>>>>>>>>>>> On Mar 15, 2007, at 5:01 PM, Marina Vatkina wrote:
>>>>>>>>>>>
>>>>>>>>>>>> Hi,
>>>>>>>>>>>>
>>>>>>>>>>>> I am part of the GlassFish persistence team
and was    
>>>>>>>>>>>> wondering   how  does OpenJPA support JPA
auto DDL   
>>>>>>>>>>>> generation  (we call it   "java2db")  in
a Java EE   
>>>>>>>>>>>> application server.
>>>>>>>>>>>>
>>>>>>>>>>>> Our application server supports java2db via
creating  
>>>>>>>>>>>> two   sets  of   files for each PU: a ...dropDDL.jdbc
 
>>>>>>>>>>>> and    a ...createDDL.jdbc  file  on deploy
(i.e. before  
>>>>>>>>>>>> the    application  is actually loaded  into
the   
>>>>>>>>>>>> container) and   then  executing 'create'
file as the  
>>>>>>>>>>>> last  step in    deployment, and  'drop'
file on  
>>>>>>>>>>>> undeploy or the 1st step   in   redeploy.
This  allows  
>>>>>>>>>>>> us to drop tables created by  the   previous
 deploy   
>>>>>>>>>>>> operation.
>>>>>>>>>>>>
>>>>>>>>>>>> This approach is done for both, the CMP and
the  
>>>>>>>>>>>> default   JPA    provider. It would be nice
to add  
>>>>>>>>>>>> java2db support  for  OpenJPA  as   well,
and I'm  
>>>>>>>>>>>> wondering if we need to  do  anything special,
 or   
>>>>>>>>>>>> it'll  all work just by itself?
>>>>>>>>>>>
>>>>>>>>>>>
>>>>>>>>>>>
>>>>>>>>>>>
>>>>>>>>>>>
>>>>>>>>>>> We do have support for runtime creation of the
schema  
>>>>>>>>>>> via   the    "openjpa.jdbc.SynchronizeMappings"
property.  
>>>>>>>>>>> It is   described at:
>>>>>>>>>>>   http://incubator.apache.org/openjpa/docs/latest/
 
>>>>>>>>>>> manual/    manual.html#ref_guide_mapping_synch
>>>>>>>>>>> The property can be configured to run the mappingtool
  
>>>>>>>>>>> (also    described  in the documentation) at
runtime   
>>>>>>>>>>> against all the    registered  persistent classes.
>>>>>>>>>>>
>>>>>>>>>>>> Here are my 1st set of questions:
>>>>>>>>>>>>
>>>>>>>>>>>> 1. Which API would trigger the process, assuming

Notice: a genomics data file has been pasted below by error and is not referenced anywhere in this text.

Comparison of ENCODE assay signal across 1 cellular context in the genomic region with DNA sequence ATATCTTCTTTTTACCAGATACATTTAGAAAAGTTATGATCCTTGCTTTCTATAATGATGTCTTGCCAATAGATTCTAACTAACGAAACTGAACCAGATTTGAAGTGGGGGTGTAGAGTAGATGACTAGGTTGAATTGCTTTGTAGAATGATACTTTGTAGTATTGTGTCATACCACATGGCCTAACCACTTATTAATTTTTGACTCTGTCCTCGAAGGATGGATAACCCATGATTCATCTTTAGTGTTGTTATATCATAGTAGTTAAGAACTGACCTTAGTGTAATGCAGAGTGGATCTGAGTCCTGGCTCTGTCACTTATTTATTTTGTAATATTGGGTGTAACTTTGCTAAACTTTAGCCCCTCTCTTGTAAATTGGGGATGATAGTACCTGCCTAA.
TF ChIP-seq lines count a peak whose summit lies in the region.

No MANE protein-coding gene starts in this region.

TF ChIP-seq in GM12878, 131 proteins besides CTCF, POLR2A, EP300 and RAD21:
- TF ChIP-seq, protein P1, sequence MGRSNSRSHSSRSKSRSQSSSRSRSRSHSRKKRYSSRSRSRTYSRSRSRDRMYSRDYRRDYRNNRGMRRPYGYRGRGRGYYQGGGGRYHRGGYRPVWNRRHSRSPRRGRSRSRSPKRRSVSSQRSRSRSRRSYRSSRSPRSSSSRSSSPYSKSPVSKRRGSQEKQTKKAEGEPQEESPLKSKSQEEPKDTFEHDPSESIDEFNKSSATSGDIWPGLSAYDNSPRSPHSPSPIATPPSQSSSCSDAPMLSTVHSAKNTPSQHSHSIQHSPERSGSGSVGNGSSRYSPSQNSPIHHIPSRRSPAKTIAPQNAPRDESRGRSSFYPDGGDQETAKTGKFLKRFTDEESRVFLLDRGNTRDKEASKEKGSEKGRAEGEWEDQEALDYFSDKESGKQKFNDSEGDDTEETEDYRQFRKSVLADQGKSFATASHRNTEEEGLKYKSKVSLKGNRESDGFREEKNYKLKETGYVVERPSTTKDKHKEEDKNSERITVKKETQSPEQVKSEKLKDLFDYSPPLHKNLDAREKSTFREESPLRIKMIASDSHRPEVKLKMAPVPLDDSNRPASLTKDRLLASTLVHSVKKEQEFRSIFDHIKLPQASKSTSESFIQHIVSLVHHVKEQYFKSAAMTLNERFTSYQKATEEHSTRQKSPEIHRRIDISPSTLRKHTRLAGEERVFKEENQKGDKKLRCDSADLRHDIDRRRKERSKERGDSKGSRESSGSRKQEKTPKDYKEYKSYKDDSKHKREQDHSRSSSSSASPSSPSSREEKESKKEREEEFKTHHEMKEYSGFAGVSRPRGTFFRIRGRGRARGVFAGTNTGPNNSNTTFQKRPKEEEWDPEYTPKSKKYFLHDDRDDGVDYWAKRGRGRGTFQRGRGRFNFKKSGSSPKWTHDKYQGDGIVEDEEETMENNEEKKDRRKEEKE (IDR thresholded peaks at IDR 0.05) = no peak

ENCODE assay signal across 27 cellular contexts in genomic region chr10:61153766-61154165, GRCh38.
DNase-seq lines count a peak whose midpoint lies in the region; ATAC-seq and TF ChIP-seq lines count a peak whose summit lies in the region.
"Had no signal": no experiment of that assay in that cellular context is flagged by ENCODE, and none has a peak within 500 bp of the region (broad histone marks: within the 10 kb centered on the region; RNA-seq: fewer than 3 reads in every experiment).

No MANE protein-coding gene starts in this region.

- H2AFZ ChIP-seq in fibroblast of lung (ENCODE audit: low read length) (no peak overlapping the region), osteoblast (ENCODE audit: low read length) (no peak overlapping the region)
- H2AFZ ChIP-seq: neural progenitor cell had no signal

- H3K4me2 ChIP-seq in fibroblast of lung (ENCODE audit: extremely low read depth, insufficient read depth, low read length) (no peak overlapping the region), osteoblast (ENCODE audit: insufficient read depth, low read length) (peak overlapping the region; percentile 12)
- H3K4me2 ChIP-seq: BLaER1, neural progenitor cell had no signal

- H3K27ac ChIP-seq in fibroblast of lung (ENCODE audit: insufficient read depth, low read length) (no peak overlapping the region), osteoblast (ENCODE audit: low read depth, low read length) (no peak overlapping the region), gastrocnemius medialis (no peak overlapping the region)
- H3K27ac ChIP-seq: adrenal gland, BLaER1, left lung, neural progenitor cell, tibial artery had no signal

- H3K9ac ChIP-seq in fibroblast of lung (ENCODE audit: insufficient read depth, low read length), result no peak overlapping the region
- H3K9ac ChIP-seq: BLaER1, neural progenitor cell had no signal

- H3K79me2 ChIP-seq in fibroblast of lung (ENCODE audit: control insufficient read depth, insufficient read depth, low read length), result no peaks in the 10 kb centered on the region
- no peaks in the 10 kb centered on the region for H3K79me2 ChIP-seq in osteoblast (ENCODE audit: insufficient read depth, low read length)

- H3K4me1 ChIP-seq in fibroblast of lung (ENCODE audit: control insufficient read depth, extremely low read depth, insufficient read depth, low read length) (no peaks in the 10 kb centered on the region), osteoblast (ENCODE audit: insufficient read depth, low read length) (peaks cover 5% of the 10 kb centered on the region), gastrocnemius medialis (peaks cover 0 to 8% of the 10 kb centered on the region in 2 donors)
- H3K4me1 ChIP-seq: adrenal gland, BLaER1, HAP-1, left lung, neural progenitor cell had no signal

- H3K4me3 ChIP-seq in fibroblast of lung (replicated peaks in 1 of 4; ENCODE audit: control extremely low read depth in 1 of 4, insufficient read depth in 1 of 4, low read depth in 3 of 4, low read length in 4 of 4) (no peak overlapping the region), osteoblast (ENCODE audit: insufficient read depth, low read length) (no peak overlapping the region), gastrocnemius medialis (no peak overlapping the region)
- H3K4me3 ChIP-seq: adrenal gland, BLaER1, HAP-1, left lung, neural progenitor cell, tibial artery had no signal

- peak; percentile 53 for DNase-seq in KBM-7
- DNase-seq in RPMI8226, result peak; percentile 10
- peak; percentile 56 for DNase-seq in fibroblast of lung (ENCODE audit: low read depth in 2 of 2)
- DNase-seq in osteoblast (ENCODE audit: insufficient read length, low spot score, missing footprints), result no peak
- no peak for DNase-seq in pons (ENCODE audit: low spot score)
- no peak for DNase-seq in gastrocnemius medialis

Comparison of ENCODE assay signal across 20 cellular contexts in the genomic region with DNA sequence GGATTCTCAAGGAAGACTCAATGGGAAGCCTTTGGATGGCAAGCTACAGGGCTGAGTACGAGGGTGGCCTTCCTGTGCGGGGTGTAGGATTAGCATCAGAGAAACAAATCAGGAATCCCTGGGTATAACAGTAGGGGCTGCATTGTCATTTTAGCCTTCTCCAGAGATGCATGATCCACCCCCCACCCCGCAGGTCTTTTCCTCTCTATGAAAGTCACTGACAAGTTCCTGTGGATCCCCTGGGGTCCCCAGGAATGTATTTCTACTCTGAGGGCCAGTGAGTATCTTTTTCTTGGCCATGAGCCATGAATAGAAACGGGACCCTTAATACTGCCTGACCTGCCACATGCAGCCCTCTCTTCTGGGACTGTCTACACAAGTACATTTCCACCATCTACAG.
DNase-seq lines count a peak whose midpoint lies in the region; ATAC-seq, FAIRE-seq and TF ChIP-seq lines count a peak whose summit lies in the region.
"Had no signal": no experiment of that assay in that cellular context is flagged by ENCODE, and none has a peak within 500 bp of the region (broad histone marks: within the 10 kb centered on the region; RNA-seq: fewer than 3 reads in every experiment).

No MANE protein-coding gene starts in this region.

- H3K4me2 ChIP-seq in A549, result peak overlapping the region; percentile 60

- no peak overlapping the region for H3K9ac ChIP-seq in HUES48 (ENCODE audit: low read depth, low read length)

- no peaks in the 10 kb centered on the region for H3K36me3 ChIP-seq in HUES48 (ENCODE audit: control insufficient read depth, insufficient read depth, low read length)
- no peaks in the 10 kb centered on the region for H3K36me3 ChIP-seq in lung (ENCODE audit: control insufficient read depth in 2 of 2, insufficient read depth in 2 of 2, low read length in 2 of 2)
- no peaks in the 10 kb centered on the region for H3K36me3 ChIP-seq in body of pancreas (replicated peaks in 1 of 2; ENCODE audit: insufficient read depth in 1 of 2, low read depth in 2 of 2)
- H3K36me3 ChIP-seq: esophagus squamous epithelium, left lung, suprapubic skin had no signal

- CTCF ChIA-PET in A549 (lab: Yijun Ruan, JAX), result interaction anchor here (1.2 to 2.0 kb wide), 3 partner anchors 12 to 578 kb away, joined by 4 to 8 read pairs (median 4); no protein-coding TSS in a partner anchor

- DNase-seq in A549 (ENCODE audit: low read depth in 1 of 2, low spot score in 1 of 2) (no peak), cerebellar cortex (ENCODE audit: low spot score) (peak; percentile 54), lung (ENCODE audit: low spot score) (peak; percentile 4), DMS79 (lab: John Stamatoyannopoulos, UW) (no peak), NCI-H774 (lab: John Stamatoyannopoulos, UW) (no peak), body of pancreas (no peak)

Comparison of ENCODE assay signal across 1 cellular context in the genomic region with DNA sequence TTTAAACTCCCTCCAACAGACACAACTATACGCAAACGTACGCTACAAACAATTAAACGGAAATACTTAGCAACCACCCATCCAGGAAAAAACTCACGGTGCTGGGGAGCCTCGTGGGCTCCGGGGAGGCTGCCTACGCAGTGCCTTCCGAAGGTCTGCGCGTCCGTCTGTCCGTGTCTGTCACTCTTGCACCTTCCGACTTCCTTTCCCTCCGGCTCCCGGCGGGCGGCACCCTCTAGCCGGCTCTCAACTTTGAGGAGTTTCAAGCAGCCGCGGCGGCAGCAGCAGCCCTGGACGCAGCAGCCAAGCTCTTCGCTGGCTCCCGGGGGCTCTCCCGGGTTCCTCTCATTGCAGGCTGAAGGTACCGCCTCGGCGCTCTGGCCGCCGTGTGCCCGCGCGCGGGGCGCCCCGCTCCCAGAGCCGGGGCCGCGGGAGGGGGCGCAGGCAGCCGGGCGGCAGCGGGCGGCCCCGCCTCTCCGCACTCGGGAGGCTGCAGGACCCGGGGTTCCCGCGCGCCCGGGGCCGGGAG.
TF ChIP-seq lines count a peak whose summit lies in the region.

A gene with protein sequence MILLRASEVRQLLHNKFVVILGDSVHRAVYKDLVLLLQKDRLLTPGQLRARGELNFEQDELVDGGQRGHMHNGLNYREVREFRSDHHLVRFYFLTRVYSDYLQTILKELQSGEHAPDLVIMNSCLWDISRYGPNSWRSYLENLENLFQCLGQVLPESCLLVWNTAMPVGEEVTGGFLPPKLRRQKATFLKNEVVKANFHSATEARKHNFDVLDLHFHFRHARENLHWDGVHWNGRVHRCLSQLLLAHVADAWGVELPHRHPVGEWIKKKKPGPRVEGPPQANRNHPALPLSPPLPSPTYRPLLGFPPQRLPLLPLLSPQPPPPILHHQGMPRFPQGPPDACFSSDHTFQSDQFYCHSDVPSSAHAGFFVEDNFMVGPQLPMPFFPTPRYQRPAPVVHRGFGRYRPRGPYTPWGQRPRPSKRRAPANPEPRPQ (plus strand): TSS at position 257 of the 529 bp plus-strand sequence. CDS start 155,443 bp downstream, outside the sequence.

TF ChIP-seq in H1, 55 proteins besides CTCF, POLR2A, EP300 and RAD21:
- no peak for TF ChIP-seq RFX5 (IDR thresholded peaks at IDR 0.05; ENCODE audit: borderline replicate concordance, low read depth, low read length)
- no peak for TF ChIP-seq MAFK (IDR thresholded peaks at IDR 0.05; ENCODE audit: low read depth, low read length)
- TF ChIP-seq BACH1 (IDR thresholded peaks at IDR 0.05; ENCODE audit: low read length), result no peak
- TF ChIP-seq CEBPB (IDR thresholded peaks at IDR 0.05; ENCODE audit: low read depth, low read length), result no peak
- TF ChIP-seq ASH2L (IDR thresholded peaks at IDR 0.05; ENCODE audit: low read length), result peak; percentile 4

the    
>>>>>>>>>>>> correct   values  are specified in the persistence.xml
  
>>>>>>>>>>>> file?  Is it:
>>>>>>>>>>>> a) <provider>.createContainerEntityManagerFactory(...)?
or
>>>>>>>>>>>> b) the 1st call to emf.createEntityManager()
in this VM?
>>>>>>>>>>>> c) something else?
>>>>>>>>>>>
>>>>>>>>>>>
>>>>>>>>>>>
>>>>>>>>>>>
>>>>>>>>>>>
>>>>>>>>>>> b
>>>>>>>>>>>
>>>>>>>>>>>> 2. How would a user drop the tables in such
environment?
>>>>>>>>>>>
>>>>>>>>>>>
>>>>>>>>>>>
>>>>>>>>>>>
>>>>>>>>>>>
>>>>>>>>>>> I don't think it can be used to automatically
drop then    
>>>>>>>>>>> create    tables. The "mappingtool" can be executed
  
>>>>>>>>>>> manually  twice, the   first  time to drop all
the  
>>>>>>>>>>> tables,  and the  second time to re-  create
them,  but I  
>>>>>>>>>>> don't  think it can be  automatically done at
  runtime  
>>>>>>>>>>> with the    "SynchronizeMappings" property.
>>>>>>>>>>>
>>>>>>>>>>>> 3. If the answer to either 1a or 1b is yes,
how does  
>>>>>>>>>>>> the   code    distinguish between the server
startup  
>>>>>>>>>>>> time and  the   application   being loaded
for the 1st  
>>>>>>>>>>>> time?
>>>>>>>>>>>
>>>>>>>>>>>
>>>>>>>>>>>
>>>>>>>>>>>
>>>>>>>>>>>
>>>>>>>>>>> That is one of the reasons why we think it would
be    
>>>>>>>>>>> inadvisable   to  automatically drop tables at
runtime :)
>>>>>>>>>>>
>>>>>>>>>>>> 4. Is there a mode that allows creating a
file with  
>>>>>>>>>>>> the   jdbc    statements to create or drop
the tables  
>>>>>>>>>>>> and  constraints?
>>>>>>>>>>>
>>>>>>>>>>>
>>>>>>>>>>>
>>>>>>>>>>>
>>>>>>>>>>>
>>>>>>>>>>> Yes. See:
>>>>>>>>>>>   http://incubator.apache.org/openjpa/docs/latest/
 
>>>>>>>>>>> manual/    manual.html#ref_guide_ddl_examples
>>>>>>>>>>>
>>>>>>>>>>>> thank you,
>>>>>>>>>>>> -marina
>>>>>>>>>>>>
>>>>>>>>>>
>>>>>>>>
>>>>>>
>>>>>
>>>
>